determination means for determining a difference in time between the first action and the second action; and
control means for carrying out, in accordance with the difference in time determined by said determination means, (1) a determination of whether or not said image blur correction device should be operated, (2) a determination of whether or not to cause the image blur correction device to perform the image blur correction operation in a first manner or a second manner different from the first manner, (3) control of predetermined indications related to the image blur or (4) varying a time from the second action to a start of actual exposure.
2. An apparatus according to claim 1, wherein said control means includes means for putting said image blur correction device in a non-operating state in accordance with a determination of said determination means that the difference in time is within a predetermined time.
3. An apparatus according to claim 1, wherein said control means includes means for changing, in accordance with a determination of said determination means that the difference in time is within a predetermined time, an operation state of said image blur correction device, from a state in which an image blur correction operation is being performed to a non-operating state.
4. An apparatus according to claim 1, wherein said control means includes means for operating, in accordance with a determination of said determination means that the difference in time is within a predetermined time, said image blur correction device in a first manner, in which said image blur correction device operates in response to a memory signal previously stored, or in accordance with a determination of said determination means that the difference in time is more than the predetermined time, said image blur correction device in a second manner, in which said image blur correction device operates without using the memory signal.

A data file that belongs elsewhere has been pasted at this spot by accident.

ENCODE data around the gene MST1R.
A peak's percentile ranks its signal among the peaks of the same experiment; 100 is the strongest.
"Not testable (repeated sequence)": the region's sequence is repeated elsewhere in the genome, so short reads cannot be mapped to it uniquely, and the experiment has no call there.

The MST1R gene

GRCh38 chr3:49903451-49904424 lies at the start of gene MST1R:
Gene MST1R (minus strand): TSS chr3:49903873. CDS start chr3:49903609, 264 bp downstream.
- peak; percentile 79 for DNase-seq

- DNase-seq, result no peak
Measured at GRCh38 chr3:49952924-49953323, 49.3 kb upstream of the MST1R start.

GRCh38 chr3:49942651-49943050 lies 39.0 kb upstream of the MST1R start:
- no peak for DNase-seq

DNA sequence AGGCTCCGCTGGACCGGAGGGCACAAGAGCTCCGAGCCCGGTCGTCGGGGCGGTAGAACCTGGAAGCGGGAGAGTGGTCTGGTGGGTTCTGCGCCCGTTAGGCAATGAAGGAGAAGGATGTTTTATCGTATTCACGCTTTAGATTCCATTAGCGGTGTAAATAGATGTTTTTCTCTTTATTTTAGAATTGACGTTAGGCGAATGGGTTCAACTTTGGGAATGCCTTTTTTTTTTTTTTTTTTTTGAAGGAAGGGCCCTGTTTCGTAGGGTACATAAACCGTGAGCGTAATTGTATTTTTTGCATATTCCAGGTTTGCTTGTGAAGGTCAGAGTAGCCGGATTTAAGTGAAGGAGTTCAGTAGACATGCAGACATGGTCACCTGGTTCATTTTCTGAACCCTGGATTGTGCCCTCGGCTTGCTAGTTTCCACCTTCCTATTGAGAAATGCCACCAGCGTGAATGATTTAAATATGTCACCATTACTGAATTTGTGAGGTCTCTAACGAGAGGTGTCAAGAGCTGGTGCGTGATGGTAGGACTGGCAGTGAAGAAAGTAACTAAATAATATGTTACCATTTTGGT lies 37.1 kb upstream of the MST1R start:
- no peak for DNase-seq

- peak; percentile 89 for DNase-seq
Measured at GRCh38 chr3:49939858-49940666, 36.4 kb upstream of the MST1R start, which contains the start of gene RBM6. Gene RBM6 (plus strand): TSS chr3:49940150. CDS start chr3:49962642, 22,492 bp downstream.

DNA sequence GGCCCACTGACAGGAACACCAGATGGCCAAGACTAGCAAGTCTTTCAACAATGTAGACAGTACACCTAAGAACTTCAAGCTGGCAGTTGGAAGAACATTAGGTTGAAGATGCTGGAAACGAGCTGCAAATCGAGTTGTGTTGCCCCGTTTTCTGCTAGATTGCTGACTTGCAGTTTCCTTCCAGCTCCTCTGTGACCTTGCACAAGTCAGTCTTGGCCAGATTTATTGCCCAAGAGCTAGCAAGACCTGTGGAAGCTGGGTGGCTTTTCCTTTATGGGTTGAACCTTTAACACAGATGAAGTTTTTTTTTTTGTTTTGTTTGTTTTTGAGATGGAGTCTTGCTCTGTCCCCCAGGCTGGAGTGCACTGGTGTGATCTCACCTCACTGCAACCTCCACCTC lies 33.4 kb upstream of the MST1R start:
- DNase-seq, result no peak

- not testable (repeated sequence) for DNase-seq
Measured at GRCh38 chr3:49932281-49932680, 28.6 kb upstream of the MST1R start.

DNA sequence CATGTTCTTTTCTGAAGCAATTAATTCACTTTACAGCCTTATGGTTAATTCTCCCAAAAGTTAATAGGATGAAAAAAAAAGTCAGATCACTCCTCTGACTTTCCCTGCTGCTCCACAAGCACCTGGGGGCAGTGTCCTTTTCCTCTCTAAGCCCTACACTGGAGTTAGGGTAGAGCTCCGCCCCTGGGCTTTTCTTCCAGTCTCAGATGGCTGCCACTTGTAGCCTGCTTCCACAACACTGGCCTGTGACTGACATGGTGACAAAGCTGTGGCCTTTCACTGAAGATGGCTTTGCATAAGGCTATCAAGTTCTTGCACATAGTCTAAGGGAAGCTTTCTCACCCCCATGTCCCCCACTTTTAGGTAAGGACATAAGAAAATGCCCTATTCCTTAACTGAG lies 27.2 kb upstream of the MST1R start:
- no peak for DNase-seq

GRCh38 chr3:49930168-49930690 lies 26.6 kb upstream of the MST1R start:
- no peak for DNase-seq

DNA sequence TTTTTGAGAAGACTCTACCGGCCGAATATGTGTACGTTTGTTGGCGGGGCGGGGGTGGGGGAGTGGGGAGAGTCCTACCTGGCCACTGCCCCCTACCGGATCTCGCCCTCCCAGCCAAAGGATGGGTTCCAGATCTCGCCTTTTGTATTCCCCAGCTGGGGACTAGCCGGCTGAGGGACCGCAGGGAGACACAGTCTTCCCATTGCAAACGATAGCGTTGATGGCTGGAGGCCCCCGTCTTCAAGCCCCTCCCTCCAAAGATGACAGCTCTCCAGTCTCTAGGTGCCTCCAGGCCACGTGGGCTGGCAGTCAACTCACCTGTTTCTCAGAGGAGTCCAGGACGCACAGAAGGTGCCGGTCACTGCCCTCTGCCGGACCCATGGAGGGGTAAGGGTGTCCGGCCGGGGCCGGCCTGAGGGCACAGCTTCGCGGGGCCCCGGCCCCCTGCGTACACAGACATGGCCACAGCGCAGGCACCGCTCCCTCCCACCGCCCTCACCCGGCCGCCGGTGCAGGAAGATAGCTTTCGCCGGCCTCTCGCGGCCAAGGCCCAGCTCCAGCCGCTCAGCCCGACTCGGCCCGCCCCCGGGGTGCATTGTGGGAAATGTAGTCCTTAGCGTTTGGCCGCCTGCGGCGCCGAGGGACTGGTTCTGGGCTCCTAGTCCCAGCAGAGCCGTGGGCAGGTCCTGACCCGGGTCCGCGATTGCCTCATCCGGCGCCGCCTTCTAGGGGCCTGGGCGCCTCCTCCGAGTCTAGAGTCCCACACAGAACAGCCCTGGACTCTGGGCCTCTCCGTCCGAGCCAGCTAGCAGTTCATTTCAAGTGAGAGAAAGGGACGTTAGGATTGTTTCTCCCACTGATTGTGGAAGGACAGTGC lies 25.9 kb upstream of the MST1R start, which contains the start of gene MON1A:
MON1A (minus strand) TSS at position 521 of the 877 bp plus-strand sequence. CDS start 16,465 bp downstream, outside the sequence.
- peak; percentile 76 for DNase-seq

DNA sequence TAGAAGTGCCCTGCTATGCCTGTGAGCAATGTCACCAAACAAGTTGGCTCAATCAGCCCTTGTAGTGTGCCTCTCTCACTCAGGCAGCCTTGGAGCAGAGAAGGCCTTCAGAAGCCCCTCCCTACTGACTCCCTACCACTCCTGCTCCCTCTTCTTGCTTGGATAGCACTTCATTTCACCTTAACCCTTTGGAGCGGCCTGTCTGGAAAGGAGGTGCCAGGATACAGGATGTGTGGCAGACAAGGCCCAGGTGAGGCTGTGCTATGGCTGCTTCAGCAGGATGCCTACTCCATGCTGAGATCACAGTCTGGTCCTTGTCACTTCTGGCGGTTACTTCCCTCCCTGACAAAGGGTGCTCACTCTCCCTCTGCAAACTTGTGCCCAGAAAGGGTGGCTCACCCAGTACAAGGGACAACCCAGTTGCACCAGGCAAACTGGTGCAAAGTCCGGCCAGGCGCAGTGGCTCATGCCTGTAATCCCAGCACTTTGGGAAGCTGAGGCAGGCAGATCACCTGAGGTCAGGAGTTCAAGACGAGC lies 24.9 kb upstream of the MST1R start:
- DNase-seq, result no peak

5. An apparatus according to claim 4, wherein said image blur correction device performs the image blur correction operation in accordance with an output of a vibration detecting device that detects a vibrating state of said apparatus, and said control means includes means for operation, in accordance with a determination of said determination means that the difference in time is within a predetermined time, said image blur correction device in the first manner, in which said image blur correction device operates in response to the prestored memory signal and the output of said vibration detecting means, or in accordance with a determination of said determination means that the difference in time is more than the predetermined time, said image blur correction device in the second manner, in which said image blur correction device operates in response to only the output of said vibration detecting means without using the memory signal.